ThePlace: Grand Mosque in Makkah

Updated 16 June 2018

ThePlace: Grand Mosque in Makkah

  • It is home to the Holy Kaaba, which is the “Qibla,” toward which all Muslims face when praying
  • In the year 692, the mosque underwent its first extensive renovation

Worshippers flocked to Eid Al-Fitr prayers at the Grand Mosque in Makkah early on Friday morning. More than two million people gathered to attend the last night of the Qur’an recitation during the holy month of Ramadan. The Grand Mosque, also called Al-Haram Mosque, or the Sacred Mosque, is the largest in the world and is located in the heart of Makkah, Saudi Arabia. It is home to the Holy Kaaba, which is the “Qibla,” toward which all Muslims face when praying. An estimated 900,000 worshippers visit the mosque each day, with that number rising to 4 million during the Hajj season. The late King Abdullah initiated a major extension project in 2007 to raise the mosque’s capacity to two million. Long before that, in the year 692, the mosque underwent its first extensive renovation. Previously, the Grand Mosque was made up of an open space with the Kaaba at its center, but Abd AlMalik ibn Marwan, the fifth Umayyad caliph, asked for the mosque’s columns to be switched from wood to marble. Additionally, he ordered the addition of a minaret. The second major reconstruction of the mosque happened in 1570, during the Ottoman era, when calligraphy-inscribed domes were added, along with additional columns — still stand-out features of the mosque today. The Grand Mosque is also home to the Well of Zamzam, which Muslims have used since Prophet Ibrahim’s era, and still supplies many Muslims and pilgrims with water. The site also includes other important areas such as the Black Stone, the Station of Ibrahim, and the hills of Safa and Marwa.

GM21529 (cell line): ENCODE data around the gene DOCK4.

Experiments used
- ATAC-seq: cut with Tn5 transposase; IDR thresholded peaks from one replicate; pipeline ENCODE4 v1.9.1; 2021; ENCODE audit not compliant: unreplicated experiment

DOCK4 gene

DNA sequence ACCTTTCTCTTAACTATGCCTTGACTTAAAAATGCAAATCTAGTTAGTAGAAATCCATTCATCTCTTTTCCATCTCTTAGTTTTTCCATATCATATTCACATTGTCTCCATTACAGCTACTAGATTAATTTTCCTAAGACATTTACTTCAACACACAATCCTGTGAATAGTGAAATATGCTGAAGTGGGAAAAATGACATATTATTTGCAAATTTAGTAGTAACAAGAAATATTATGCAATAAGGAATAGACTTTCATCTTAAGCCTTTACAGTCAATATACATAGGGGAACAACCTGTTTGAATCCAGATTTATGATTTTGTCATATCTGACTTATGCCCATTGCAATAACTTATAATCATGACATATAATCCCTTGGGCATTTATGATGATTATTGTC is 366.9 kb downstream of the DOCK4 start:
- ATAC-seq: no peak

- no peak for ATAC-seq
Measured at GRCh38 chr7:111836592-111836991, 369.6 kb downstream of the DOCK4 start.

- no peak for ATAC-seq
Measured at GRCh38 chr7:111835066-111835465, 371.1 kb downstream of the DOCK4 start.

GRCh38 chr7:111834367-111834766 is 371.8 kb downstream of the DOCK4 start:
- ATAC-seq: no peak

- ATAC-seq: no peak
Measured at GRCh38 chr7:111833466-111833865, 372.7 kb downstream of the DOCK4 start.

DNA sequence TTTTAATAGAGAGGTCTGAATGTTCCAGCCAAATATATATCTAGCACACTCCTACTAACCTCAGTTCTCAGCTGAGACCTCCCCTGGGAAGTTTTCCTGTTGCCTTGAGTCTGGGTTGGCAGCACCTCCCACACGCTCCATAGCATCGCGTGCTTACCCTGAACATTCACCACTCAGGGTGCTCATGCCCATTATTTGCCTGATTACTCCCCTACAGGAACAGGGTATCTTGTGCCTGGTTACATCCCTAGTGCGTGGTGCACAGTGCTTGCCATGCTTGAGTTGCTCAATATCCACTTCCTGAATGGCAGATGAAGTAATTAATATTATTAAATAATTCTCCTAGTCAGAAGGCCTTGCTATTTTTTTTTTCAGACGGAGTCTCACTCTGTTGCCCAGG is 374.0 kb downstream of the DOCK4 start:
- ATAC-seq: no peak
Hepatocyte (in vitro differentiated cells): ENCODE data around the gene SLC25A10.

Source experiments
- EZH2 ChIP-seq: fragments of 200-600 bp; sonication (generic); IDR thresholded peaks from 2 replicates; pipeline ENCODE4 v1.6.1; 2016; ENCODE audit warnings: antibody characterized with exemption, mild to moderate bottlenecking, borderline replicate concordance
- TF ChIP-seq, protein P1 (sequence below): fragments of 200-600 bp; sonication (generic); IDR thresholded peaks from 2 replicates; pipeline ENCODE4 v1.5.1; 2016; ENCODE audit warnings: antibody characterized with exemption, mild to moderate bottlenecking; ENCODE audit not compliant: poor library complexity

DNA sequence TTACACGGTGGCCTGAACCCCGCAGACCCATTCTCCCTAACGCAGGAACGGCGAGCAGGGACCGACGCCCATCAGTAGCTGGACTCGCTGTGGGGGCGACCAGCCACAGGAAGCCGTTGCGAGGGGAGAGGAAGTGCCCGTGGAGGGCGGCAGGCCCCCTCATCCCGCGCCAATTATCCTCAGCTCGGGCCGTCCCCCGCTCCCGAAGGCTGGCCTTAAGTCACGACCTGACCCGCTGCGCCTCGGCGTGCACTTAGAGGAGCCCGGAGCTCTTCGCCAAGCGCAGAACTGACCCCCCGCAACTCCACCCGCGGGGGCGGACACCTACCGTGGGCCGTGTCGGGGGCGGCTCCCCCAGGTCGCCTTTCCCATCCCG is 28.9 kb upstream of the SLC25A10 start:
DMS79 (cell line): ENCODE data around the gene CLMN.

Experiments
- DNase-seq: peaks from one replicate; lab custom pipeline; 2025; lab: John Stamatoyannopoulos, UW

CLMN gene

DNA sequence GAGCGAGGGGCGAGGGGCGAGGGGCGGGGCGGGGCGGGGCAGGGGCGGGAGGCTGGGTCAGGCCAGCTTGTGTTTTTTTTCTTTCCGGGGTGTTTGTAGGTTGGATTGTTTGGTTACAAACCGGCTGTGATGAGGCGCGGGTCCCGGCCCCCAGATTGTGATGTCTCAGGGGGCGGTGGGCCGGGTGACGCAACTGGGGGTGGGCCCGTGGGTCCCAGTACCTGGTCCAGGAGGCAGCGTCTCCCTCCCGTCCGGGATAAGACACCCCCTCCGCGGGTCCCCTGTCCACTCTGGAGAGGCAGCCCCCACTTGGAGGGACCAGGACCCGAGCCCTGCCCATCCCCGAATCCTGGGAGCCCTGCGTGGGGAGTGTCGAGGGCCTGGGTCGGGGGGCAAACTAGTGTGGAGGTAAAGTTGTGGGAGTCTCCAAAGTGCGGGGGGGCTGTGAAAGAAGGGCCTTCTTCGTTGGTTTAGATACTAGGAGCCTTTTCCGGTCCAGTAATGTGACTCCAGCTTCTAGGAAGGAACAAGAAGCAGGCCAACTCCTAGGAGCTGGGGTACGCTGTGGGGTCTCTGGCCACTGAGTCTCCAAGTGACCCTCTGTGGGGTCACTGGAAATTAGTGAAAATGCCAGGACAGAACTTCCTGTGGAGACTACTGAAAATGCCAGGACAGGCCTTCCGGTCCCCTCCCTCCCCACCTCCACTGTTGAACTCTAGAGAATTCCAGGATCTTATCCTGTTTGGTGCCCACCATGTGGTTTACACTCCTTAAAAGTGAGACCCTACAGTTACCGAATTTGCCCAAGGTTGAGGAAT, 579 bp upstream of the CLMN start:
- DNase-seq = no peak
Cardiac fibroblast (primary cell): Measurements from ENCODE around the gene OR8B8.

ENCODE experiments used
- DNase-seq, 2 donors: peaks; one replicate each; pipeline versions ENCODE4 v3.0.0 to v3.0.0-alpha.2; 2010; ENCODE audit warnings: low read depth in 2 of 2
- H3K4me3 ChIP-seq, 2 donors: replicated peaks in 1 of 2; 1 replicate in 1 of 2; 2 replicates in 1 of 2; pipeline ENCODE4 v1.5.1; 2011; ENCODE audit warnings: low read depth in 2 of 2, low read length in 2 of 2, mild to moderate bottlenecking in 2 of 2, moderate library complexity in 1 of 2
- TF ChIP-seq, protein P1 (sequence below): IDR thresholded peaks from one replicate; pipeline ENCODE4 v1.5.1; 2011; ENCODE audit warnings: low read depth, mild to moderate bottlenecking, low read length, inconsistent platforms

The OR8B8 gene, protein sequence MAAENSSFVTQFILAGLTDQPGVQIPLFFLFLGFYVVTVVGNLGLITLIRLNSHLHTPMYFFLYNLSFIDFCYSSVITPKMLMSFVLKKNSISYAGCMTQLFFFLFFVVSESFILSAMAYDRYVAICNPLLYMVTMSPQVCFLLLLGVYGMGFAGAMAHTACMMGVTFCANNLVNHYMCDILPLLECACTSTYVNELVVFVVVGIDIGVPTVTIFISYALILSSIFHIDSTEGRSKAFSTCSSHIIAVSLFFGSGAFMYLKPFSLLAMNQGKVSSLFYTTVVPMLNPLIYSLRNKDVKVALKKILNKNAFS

First pilgrims leave under Eyab initiative

Updated 18 August 2019

First pilgrims leave under Eyab initiative

  • Al-Amoudi toured the exhibition dedicated to welcome Eyab’s beneficiaries

Saudi Minister of Transport and Chairman of the General Authority of Civil Aviation (GACA), Dr. Nabeel Al-Amoudi, oversaw the departure of the first 

group of pilgrims under the Eyab initiative on Saturday together with GACA President Abdulhadi bin Ahmed Al-Mansouri.

Eyab seeks to improve services provided to pilgrims, with the authority aiming to enrich pilgrims’ experience at the Kingdom’s airports. It is expected to benefit 30,000 pilgrims during this year’s Hajj season.

Al-Amoudi toured the exhibition dedicated to welcome Eyab’s beneficiaries, inspected the services available and received a briefing from the initiative’s officials.

GACA started an experimental implementation of Eyab this year, aimed at pilgrims returning to Indonesia, India and Malaysia through Jeddah’s King Abdul Aziz International Airport and Madinah’s Prince Mohammed bin Abdul Aziz Airport.